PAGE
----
Picture: Wind Power AI Prediction Mechanism
In the future, Matrix’s AI prediction will also work for solar and hydropower, and help improve the efficiency of coal and natural gas usage. With its help, the energy industry in Xinjiang will better serve a supportive role for the Belt and Road Initiative.
Smart Industrial Park
Xinjiang suffers from a workforce shortage due to its lack of skilled workers, a high cost of labor and risky working conditions (which mining and excavation work entails). Therefore, for Xinjiang to become the hub of the Belt and Road, this shortage has to be addressed through either policy-making or technological innovation.
Matrix’s AI technology offers a solution by replacing human workers with AI. This will guarantee the smooth operation of manufacturing, infrastructure building, energy generation and many other industries while significantly cutting down costs.
The cooperative project between Matrix and TBEA—the Unmanned Mine—is a good example of this. The combination of 5G, IoT, AI and robots allows us to run a completely unmanned coal mine. If successful, this pilot project will be promoted across the industry. Currently, Matrix’s part revolves around constructing the blockchain network for AI and data collecting.
The project started in mid-2020. It includes 1. a 5G+AI coal mine conveyor belt anomaly detection system; 2. a 5G+AI flame detection and warning system for mines; 3. a 5G+AI worksite supervision system; and 4. a 5G+AI machinery maintenance system. All four systems and ten core functional modules are 60% away from completion and to be delivered by early 2022.
Picture: The Dangerous Area Worker Detection and Warning Module Designed by Matrix for TBEA’s Unmanned Mine
Computing Power Grids
The transition to digitalized and smart manufacturing is a central goal of the Belt and Road. To achieve this, we need massive amounts of computing power and storage space. Cheap energy resources give Xinjiang an incomparable advantage in building computing power grids.
At the same time, under the pressure of the carbon neutrality trend, China is cracking down on Bitcoin mining. Home to the largest number of Bitcoin mining farms in China, Xinjiang is in a great position to take advantage of this crackdown to develop computing power grids.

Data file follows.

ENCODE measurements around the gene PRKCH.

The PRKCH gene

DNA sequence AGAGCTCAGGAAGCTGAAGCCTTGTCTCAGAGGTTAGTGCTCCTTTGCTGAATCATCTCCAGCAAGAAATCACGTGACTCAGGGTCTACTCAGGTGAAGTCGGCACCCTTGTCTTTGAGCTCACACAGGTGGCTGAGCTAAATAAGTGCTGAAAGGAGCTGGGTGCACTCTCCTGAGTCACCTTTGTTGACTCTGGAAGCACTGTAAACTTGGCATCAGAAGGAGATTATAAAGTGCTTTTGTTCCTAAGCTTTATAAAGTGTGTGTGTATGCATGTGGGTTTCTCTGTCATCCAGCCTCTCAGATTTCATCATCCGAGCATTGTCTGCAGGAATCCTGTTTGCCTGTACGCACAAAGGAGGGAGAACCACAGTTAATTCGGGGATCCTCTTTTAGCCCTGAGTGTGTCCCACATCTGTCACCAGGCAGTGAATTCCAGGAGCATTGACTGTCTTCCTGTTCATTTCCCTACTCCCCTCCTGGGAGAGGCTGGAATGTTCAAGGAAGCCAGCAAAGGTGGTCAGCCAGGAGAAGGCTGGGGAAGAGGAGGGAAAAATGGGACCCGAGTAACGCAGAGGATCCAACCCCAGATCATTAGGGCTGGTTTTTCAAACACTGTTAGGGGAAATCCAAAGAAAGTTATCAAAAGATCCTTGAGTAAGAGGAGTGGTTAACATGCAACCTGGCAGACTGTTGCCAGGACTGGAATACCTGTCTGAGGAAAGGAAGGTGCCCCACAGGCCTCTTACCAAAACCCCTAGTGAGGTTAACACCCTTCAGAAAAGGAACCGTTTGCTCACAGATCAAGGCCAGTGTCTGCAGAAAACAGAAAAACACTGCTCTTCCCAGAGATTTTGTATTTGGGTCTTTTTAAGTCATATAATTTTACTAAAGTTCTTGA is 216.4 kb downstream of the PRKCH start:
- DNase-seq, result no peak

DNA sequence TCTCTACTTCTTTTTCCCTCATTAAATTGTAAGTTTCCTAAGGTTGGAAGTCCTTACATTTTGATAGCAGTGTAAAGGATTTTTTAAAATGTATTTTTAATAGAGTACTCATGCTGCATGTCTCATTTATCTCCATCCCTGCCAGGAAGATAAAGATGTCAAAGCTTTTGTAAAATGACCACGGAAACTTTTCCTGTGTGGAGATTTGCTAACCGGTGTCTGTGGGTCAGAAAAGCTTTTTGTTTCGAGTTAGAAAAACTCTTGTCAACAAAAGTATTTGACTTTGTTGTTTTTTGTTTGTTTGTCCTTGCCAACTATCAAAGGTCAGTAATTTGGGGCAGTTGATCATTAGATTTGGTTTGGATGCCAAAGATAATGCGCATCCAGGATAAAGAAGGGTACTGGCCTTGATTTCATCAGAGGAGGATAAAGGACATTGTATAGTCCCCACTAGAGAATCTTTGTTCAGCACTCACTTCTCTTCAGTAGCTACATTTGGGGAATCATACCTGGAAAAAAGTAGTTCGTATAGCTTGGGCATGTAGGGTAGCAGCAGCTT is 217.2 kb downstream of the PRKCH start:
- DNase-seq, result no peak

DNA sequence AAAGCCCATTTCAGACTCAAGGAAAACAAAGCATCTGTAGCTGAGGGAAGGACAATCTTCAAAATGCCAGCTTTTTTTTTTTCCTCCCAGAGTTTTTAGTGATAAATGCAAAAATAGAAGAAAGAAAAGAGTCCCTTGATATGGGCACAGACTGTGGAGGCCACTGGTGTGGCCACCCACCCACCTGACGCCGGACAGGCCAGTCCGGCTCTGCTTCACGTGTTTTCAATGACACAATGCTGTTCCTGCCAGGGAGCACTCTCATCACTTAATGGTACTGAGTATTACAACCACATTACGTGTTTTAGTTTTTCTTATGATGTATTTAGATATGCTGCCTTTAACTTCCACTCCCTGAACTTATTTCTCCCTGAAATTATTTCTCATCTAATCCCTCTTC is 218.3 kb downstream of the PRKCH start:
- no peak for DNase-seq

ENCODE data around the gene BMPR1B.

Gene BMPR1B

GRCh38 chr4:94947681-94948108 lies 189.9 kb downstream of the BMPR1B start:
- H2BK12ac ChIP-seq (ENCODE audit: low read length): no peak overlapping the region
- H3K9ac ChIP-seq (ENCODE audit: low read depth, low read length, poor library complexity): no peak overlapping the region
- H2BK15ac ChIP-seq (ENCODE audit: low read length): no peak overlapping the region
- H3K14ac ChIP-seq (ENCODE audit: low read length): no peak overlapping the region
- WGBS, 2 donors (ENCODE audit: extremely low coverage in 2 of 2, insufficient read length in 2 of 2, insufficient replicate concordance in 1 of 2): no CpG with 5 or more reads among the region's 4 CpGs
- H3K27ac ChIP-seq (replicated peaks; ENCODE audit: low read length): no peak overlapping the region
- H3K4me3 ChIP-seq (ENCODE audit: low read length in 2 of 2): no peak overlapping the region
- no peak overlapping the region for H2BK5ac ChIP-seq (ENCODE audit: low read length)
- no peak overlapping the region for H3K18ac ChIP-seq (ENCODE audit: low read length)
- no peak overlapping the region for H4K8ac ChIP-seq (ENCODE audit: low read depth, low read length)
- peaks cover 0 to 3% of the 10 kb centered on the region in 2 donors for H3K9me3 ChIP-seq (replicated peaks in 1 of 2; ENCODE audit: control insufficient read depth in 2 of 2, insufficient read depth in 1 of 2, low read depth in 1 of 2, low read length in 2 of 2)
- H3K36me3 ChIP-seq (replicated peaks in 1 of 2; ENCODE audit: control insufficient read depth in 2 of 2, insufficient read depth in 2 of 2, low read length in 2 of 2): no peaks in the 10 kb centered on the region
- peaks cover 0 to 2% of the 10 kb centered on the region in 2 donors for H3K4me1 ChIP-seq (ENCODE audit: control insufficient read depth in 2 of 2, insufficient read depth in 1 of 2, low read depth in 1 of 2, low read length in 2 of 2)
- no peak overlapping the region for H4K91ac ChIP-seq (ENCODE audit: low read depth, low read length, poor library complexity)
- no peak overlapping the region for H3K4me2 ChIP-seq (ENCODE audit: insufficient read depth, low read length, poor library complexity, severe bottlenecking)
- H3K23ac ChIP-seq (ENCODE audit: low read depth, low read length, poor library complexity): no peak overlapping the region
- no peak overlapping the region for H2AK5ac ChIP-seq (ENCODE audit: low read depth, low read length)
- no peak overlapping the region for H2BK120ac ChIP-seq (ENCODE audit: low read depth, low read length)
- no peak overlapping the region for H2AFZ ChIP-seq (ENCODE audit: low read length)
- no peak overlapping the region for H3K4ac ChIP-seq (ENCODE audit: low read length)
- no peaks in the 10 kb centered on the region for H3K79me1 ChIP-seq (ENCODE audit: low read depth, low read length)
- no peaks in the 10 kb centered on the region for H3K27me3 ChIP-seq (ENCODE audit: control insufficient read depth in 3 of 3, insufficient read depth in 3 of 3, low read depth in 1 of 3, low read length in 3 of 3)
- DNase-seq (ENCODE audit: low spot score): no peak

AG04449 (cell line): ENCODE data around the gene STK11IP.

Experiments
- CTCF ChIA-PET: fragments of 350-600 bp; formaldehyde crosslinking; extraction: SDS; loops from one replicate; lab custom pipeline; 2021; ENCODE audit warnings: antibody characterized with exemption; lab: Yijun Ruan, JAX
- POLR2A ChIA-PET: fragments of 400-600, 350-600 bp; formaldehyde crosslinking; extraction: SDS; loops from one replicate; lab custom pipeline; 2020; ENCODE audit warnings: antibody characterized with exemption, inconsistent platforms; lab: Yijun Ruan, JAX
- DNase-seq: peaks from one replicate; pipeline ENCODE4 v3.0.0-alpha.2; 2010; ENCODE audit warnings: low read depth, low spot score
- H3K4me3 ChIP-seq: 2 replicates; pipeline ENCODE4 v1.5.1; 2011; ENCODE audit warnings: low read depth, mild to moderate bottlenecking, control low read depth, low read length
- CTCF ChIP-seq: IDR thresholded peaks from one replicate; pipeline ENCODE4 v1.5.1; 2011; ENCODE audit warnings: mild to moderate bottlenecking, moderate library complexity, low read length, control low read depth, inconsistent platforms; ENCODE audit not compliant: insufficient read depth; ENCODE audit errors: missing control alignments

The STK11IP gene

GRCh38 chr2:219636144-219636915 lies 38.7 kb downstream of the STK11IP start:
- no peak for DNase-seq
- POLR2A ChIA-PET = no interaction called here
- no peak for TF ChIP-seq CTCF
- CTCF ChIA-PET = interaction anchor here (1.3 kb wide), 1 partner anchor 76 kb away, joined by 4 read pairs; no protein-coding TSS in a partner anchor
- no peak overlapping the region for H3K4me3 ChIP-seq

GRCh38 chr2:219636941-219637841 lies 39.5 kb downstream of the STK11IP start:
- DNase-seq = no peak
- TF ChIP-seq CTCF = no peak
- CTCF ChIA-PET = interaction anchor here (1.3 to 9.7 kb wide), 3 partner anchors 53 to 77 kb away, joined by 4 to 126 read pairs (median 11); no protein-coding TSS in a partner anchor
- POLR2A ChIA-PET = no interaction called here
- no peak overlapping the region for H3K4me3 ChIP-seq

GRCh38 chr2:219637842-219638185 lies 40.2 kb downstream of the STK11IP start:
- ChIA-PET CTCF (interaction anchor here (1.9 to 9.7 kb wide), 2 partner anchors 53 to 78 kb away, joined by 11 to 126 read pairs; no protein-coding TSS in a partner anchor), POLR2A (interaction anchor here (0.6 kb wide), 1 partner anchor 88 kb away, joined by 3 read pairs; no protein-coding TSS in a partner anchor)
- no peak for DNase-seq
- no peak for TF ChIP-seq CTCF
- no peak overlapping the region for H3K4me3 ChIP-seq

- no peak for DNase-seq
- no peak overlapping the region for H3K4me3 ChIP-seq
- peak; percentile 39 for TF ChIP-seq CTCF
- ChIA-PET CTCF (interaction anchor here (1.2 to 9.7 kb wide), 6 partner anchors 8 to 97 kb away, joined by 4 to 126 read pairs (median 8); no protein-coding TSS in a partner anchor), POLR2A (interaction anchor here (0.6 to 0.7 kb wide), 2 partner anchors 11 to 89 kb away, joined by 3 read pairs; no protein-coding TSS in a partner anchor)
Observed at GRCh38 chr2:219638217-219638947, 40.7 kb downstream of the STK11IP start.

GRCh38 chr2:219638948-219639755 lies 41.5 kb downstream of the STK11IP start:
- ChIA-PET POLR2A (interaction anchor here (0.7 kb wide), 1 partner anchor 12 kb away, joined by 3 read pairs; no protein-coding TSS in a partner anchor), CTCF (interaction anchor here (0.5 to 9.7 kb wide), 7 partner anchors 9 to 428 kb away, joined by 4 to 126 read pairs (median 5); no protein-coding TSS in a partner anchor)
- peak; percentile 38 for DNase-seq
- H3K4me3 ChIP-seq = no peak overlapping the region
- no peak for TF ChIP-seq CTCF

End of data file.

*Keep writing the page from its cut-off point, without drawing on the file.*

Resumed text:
Picture: Closed Mining Farm at Shihezi, Xinjiang Waiting to Be Taken over by Matrix
In its cooperative projects with large electric power companies (such as China Huadian, China Guodian, TBEA, etc.) in Xinjiang, Matrix will be providing AI solutions including smart power generation, predictive maintenance, etc. These companies will build their own computing centers and connect to Matrix’s distributed computing power platform. Matrix will also repurpose traditional crypto mining farms and join them into its platform to serve as computing power grids for the Belt and Road.
Picture: The Structure of Matrix’s Xinjiang Computing Power Grid
How Does This Benefit Matrix?
Besides the honor of contributing to the Belt and Road Initiative in Xinjiang, Matrix also stands to benefit in the following ways.
The Foundation of MANITO
MANITO (MAN Industry Tech Open-Platform) is one of the pillars of MATRIX 2.0. All the Belt and Road projects that Matrix participates in in Xinjiang can be adapted into services that will target clients in the manufacturing and energy industries in the future. These services will operate on Matrix’s computing power and require MAN for settlement. All this will mean more income for miners of Matrix AI Network and more liquidity for MAN.
Matrix’s Computing Power Distribution Platform
Matrix is actively participating in building computing power grids in Xinjiang. In the future, Matrix hopes to connect its mainnet to these grids, which will broaden the revenue streams for companies that have a part in constructing these grids and help them avoid resource waste by increasing temporary demand volatility tolerance. For Matrix, cheap electric power and the takeover of Bitcoin mining farms will benefit its ecosystem, as affordable computing power is at the core of Matrix 2.0.
Larger Market Share for MANAS and MANTA
Matrix will be trying to bring all its business partners in Xinjiang into its own ecosystem. These are mostly governmental corporations or listed companies of scale, and when they become clients of the AI services on MANAS and MANTA, the liquidity and value of MAN will receive an unprecedented boost.
Matrix’s endeavor to support the Belt and Road in Xinjiang will pave the way for the future success of the company in Central Asia and Europe.